Roughly three years ago, I was offered a job by Kat: to come to Sydney and start my own group as part of the EMBL Australia Partner Laboratory Network. I accepted immediately, and as we drank the champagne that Kat had brought along, I revealed that my wife, Fran, was newly pregnant with our third child. Kat met this with characteristic enthusiasm, of course. An attitude that I was glad of when subsequent scans revealed that we were, in fact, having twins!
But the happy news rapidly turned sour when Fran was diagnosed with the serious perinatal condition, Twin to Twin Transfusion Syndrome (TTTS), which frequently results in the death of one or both of the twins. The immediate impact was that we could no longer visit Sydney as we had planned, and that our broader relocation program had to be put on ice. Kat remained unfazed and stoically supportive throughout.
She continued in this vein even when it became apparent that visas would become an issue: should they survive, the twins would need to receive a health check at 6 months before being granted a visa. The problem here was that I had finished my previous job and I needed to support my family (it now looked like we would be there an entire year before even being in a position to apply for a visa).
Now, I want to emphasise that during this time I repeatedly said to Kat that I would not hold her to our initial handshake, that she had no contractual obligations to me, and that it was best that I found a new position in the UK. Kat completely ignored this. Instead, and without a fuss or commotion, she somehow managed to get me a contract on the basis of working from home, in the UK – on the other side of the planet – until we were ready to come to Australia (whenever that may be).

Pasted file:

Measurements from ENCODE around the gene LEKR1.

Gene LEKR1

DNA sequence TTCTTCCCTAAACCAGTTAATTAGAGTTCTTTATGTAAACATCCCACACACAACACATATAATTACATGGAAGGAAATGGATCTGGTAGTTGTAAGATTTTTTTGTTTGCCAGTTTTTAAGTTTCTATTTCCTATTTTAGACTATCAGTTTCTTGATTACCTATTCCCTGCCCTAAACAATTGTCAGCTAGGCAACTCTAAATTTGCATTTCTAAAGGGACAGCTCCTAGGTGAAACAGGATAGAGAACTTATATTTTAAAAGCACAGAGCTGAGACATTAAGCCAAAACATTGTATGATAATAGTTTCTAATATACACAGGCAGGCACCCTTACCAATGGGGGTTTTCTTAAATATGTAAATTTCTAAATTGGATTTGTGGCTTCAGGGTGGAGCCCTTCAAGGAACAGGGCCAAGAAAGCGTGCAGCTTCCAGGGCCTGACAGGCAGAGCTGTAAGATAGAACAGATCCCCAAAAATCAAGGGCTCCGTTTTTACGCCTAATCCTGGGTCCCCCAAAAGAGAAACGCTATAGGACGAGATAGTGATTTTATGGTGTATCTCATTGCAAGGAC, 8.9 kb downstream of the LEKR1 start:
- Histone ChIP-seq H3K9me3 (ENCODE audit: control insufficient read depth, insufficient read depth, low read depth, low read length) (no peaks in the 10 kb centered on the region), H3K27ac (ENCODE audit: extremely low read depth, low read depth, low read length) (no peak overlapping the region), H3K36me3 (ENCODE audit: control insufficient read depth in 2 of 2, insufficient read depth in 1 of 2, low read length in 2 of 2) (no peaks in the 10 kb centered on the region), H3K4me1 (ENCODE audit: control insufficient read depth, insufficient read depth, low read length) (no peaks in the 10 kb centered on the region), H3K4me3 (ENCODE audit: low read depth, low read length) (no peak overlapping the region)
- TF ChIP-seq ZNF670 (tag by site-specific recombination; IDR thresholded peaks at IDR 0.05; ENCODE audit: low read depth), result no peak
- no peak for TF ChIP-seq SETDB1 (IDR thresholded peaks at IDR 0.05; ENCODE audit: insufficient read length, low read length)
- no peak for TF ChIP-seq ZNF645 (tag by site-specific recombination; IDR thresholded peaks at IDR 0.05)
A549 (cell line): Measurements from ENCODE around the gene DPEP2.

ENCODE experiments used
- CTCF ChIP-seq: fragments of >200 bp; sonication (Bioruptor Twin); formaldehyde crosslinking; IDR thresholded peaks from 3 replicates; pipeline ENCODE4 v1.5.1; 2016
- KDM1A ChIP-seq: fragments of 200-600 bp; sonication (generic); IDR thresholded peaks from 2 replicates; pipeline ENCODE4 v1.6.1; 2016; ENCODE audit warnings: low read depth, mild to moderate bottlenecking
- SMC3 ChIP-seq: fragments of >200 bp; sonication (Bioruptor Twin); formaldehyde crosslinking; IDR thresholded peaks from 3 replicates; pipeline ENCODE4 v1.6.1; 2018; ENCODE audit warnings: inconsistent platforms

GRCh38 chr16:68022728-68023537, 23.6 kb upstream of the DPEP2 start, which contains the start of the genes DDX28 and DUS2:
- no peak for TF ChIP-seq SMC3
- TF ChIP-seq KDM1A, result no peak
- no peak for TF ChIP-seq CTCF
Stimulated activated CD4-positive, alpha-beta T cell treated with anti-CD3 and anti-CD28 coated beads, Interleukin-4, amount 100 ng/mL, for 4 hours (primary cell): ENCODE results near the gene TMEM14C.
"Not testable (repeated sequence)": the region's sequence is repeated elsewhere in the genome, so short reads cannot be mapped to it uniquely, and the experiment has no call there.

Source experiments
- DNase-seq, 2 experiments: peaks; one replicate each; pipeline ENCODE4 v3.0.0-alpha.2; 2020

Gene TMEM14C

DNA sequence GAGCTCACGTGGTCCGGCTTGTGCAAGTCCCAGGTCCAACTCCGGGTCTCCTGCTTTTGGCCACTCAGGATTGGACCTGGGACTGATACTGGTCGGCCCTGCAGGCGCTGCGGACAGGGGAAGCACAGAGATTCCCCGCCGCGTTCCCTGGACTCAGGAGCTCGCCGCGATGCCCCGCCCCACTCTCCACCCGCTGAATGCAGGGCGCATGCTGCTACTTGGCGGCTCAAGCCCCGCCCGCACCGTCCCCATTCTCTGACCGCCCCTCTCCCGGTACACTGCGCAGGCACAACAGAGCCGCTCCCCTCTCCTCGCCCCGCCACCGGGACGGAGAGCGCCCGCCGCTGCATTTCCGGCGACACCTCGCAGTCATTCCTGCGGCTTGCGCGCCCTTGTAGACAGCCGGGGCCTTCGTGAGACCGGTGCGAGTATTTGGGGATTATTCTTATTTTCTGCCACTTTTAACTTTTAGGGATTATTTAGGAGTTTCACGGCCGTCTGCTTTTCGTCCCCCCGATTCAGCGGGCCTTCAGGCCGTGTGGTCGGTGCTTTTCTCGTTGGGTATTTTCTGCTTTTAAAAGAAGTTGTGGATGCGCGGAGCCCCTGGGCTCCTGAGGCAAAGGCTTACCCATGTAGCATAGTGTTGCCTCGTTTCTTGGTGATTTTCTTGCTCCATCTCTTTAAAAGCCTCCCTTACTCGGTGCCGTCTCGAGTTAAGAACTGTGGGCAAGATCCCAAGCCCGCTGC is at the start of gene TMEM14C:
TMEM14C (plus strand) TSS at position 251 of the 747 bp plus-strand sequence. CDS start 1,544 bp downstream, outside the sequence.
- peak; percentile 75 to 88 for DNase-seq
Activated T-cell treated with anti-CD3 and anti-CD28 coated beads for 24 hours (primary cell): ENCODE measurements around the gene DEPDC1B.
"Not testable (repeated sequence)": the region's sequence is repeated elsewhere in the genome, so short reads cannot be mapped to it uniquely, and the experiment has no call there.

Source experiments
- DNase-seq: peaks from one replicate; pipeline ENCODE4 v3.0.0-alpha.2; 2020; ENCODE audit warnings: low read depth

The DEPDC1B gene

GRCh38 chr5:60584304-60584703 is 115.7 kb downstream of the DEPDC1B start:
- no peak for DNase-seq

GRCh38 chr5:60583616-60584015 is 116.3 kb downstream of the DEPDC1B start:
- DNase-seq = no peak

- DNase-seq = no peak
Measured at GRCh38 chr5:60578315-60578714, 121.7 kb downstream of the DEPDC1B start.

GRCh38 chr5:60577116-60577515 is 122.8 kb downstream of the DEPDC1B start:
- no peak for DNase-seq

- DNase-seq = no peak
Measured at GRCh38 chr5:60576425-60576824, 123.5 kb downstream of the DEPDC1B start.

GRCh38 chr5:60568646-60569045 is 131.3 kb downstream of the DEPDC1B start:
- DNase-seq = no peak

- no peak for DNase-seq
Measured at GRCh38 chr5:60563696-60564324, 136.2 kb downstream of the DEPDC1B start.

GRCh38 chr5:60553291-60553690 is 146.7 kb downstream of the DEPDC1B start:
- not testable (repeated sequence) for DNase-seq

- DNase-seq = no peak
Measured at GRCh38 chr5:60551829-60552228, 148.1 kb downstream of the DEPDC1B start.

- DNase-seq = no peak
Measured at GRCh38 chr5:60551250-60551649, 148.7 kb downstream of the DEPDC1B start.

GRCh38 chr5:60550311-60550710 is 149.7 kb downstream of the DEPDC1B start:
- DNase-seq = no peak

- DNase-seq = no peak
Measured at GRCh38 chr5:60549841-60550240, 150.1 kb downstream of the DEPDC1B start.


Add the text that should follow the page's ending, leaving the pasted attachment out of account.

Anybody who has any experience with universities or large organisations will know that this must have required significant political will, and incurred plenty of risk on her part. (What if I had not come, for instance?).
But this was my experience of Kat, professionally. When she gave her backing, it was 100%. Kat was the entire reason that we came to Australia. That tangible support helped us get the medical care we required, and moreover gave us the feeling of unwavering support that is needed to move a family across the globe to a new city. The twins survived TTTS, were declared healthy, and issued visas alongside the rest of the family. We now live a happy (but chaotic) life in Sydney with our four daughters. The twins, now toddlers, are blissfully unaware of their trajectory, and of Kat, to whom we all owe a great debt of gratitude.